vegan chicken bouillon powder (enough to make 4 cups)

1 heaping cup frozen carrots

salt (optional)


In a very large pot, bring 5 cups of water to a boil. Add bouillon and carrots and allow to return to boil. Turn down flame and simmer for 20 minutes.

Allow soup time to cool, then, using a hand blender, blend soup.

Add salt to taste.

Note: The recipe purposely calls for five cups of water to be added to the bouillon,  because one cup will boil out.

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Sabbath Dinner Party In 2-3 Hours

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Sabbath Dinner Party

source: Sweet.Eventide

Fancy dinner parties are dying out.  Due to women working, the economy, and a ton of other factors, people have found other, easier ways of entertaining.  It seems like there is never enough time or money to make big, elaborate meals anymore.

Stop! Wrong! Party meals can actually be quite easy,  as long as they are done systematically.

I have made and served two fancy, company meals a week, for 31 years.

Please keep in mind that my husband and I work over 80 hours a week combined, don’t have a car, have very limited cooking facilities and a moderate income. In addition, we live in Israel, where most fresh foods  (including grains) need to be soaked, checked, and cleaned carefully before using. So if we can do this, anyone can.

The two meals are made and served to celebrate the Sabbath so the foods are mostly traditional Jewish dishes. In addition, the menu rarely varies since over the years these are the dishes we have grown to love.

If some of these dishes don’t appeal to you, Eggs and Onions can be substituted for the Deviled Eggs and Sweet Challah Kugel can be cooked instead of the Apple-Raisin Kugel.  Coleslaw, Quick And Healthy Tomato Salad, and corn salad ( 1 can drained corn, Italian dressing to taste, 2 heaping tbsp. diced red onion, 2 heaping tbsp. green pepper) are all easy sides,  if you don’t care for the green salad or the Israeli salad.


First Course

Challah: Purchased

Vegetable Salad: Made with prepackaged greens. I add cut up cucumbers, sliced carrots and cherry tomatoes. Served with a wide selection of dressings.

Hummos and Crackers: Purchased

Israeli Salad

Deviled Eggs: Boil one egg per person. Cool and slice length­wise. Remove the yolks and combine with mayonnaise, mustard and black pepper to taste. Scoop the mixture back into the whites using a watermelon scoop. Sprinkle with paprika and serve.


Second Course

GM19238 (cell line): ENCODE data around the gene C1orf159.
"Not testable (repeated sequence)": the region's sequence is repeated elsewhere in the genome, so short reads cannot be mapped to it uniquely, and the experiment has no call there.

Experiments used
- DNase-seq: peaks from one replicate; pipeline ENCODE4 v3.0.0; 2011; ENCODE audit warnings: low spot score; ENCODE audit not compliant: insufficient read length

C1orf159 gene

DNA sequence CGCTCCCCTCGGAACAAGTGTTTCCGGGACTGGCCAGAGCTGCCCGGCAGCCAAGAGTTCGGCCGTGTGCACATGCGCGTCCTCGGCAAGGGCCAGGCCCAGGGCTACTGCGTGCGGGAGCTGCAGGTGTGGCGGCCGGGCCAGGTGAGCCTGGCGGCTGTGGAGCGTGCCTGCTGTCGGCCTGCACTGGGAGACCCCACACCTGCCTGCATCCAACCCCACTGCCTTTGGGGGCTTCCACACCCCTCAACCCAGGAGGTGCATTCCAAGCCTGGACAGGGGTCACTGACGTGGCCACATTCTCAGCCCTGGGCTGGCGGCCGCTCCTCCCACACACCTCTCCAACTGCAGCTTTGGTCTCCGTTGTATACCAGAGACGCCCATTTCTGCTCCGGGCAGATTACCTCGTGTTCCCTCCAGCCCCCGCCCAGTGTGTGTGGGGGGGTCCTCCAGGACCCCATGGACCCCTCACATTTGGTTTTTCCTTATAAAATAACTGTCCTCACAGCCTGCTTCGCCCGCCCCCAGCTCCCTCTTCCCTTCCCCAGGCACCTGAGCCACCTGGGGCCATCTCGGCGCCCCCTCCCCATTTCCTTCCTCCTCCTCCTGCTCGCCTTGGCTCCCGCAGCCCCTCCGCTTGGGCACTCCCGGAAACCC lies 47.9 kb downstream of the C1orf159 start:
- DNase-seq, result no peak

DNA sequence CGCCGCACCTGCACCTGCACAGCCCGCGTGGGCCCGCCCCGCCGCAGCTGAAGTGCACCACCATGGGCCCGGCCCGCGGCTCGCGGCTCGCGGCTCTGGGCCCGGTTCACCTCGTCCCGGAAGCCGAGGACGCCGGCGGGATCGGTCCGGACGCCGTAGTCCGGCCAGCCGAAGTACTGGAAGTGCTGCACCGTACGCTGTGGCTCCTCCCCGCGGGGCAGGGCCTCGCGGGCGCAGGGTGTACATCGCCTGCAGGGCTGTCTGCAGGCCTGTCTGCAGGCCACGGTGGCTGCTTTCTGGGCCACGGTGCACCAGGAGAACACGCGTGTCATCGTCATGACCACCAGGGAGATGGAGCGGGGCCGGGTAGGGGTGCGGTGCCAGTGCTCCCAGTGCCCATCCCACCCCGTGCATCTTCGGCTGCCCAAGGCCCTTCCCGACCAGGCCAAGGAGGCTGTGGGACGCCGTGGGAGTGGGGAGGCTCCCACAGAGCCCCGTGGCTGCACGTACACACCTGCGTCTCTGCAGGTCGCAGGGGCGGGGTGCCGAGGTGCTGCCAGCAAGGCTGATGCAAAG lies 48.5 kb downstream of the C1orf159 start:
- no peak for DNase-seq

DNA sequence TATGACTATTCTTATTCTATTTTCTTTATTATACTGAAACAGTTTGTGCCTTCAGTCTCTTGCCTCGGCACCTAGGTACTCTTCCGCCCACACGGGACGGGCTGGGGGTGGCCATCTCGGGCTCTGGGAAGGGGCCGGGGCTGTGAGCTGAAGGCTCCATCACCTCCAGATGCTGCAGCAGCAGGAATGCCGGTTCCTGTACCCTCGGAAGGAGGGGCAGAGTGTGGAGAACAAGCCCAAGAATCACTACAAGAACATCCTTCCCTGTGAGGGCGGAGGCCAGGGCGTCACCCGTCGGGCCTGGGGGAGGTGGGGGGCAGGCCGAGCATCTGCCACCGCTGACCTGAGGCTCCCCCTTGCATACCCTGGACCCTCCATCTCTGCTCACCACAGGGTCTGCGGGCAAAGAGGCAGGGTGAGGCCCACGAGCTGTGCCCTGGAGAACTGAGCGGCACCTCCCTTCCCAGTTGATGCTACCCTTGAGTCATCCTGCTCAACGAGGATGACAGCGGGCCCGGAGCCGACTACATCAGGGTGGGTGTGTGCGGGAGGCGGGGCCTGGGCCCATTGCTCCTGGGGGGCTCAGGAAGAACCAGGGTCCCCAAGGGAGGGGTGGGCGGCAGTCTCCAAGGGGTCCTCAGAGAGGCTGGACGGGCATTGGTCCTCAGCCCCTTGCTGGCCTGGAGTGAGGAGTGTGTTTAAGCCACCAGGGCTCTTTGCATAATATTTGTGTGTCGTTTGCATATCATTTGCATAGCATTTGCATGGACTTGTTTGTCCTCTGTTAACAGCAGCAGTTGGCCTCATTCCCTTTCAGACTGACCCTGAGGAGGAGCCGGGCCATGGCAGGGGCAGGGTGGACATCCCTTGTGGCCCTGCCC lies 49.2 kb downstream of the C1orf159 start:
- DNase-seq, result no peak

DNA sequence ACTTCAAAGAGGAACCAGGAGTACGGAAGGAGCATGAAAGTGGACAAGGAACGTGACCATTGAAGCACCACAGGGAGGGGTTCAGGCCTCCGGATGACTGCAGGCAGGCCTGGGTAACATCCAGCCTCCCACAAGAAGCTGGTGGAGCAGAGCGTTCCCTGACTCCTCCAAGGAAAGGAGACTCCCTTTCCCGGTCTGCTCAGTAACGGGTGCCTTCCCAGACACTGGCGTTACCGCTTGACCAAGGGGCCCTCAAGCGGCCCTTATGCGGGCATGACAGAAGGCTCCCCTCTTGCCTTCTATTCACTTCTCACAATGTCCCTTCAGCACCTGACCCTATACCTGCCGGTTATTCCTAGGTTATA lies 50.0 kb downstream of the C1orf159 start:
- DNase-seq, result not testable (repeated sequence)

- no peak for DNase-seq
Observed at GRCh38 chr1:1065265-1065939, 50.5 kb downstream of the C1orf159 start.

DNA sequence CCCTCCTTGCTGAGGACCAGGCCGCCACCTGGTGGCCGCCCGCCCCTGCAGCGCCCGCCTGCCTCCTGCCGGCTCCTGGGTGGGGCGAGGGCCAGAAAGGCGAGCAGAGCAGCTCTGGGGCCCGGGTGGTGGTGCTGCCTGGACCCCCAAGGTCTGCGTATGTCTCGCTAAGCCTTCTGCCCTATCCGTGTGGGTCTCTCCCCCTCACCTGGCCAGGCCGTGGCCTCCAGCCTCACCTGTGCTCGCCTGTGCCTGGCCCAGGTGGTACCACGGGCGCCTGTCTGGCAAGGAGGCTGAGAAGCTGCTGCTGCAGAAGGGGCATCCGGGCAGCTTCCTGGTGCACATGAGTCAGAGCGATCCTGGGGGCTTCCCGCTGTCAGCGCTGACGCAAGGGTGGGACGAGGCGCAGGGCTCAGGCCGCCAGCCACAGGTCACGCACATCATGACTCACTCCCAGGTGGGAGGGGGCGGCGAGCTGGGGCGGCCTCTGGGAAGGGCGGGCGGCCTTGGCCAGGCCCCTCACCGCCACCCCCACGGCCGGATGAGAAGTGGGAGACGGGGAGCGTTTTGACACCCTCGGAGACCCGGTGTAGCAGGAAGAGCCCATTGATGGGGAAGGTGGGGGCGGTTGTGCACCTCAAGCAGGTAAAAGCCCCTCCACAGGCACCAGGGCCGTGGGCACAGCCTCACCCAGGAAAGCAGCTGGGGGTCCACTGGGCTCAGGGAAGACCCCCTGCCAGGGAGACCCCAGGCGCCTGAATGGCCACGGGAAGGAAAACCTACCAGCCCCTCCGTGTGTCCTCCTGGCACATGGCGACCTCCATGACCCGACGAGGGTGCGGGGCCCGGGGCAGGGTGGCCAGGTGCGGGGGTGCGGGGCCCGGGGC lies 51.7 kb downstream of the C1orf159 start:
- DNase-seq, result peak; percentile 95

Vegan Tastes Just Like Chicken Soup: Recipe will be added later this week.

Low-Fat Matzoh Balls: Recipe will be added later this week.


Main Course

Chicken And Soy Cutlets: Delicious but very inexpensive to purchase

Beef or Vegetarian Cholent (on special occasions)

Potato Kugel: Purchased

Broccoli Kugel

Low-Fat Apple Raisin Kugel: Recipe will be posted in a few weeks.

Annette’s Classic Pasta Salad

Jerusalem Pesto And Pasta Salad

All-Year-Long Passover Rolls


Dessert Course

Cake or Cookies: Purchased or gifted from guests

Coffee Flavored Hard Candies: Purchased


After Dinner Snacking


Annette’s Almost Fat-Free Popcorn or purchased popcorn: I hate our hot-air popcorn maker so lately I’ve been buying an enormous bag of popcorn

Bag of Pretzels


Time and Money Saving Tips For Entertaining

Save work wherever you can. Notice we used prepackaged greens to avoid having to soak and check our lettuce.

Combine cheap foods with expensive foods. We added lots of inexpensive carrots and cucumbers to the expensive, prepackaged salad to make it go a lot further.

Serve small only amounts of expensive foods. American crackers are pricey in Israel, so we only serve a handful.

Share the work. My husband does the shopping, makes the soup, the bread and the muffins. My son helps with the serving and cleaning up.

Double up on the food. Since we usually have different company on Friday night and Saturday lunch, I can serve the same dishes twice.

Don’t wait till the last minute to prepare. By early Friday afternoon, my house is clean, the food is purchased and easy prep work is well underway.

If someone offers to bring a dish, always say yes. We frequently skip purchasing a dessert because a guest tells us they will bring a cake or a plate of cookies. However, as plans sometimes change at the last minute, we always have the ingredients to make a fruit salad as a backup.

Buy pre made when necessary. I have lived in Israel for nine years, and I still have been unable to master dessert making with the local ingredients. Therefore, all my cookies and cakes all have to be purchased. I also buy potato kugel, since I don’t own a food processor, and hand grating depresses me.

Don’t schedule any other big projects for the day. Dinner parties are quite doable, but they do take time to prepare. Save your errands, home repairs, etc, for another day.

Keep the dishes super simple. Almost every dish I serve, can be prepared in 10 minutes or less (minus cooking time).